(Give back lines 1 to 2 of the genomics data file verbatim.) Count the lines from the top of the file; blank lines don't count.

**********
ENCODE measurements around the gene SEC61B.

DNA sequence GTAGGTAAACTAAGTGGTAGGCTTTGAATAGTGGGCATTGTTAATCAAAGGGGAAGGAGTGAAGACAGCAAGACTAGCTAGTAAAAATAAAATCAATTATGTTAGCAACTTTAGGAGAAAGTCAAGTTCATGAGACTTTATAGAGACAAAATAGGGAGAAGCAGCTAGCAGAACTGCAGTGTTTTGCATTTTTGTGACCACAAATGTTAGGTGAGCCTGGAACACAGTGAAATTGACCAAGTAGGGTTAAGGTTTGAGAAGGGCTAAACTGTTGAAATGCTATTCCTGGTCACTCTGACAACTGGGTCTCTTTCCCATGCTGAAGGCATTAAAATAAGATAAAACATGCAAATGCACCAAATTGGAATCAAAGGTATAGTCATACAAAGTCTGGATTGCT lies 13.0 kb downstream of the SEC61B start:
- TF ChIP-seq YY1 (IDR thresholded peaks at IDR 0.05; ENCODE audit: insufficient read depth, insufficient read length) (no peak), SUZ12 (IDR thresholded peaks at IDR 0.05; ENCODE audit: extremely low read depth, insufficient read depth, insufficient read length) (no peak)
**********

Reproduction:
ENCODE measurements around the gene SEC61B.

DNA sequence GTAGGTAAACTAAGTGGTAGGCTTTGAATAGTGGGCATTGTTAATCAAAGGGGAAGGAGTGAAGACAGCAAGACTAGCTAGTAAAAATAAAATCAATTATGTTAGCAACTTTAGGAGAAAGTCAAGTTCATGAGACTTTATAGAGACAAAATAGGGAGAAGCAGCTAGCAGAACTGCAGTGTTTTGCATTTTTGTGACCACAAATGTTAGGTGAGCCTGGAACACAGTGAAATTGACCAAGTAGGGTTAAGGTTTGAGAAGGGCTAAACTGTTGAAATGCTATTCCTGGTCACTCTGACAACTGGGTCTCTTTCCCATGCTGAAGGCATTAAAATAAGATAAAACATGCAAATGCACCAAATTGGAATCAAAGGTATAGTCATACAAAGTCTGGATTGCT lies 13.0 kb downstream of the SEC61B start: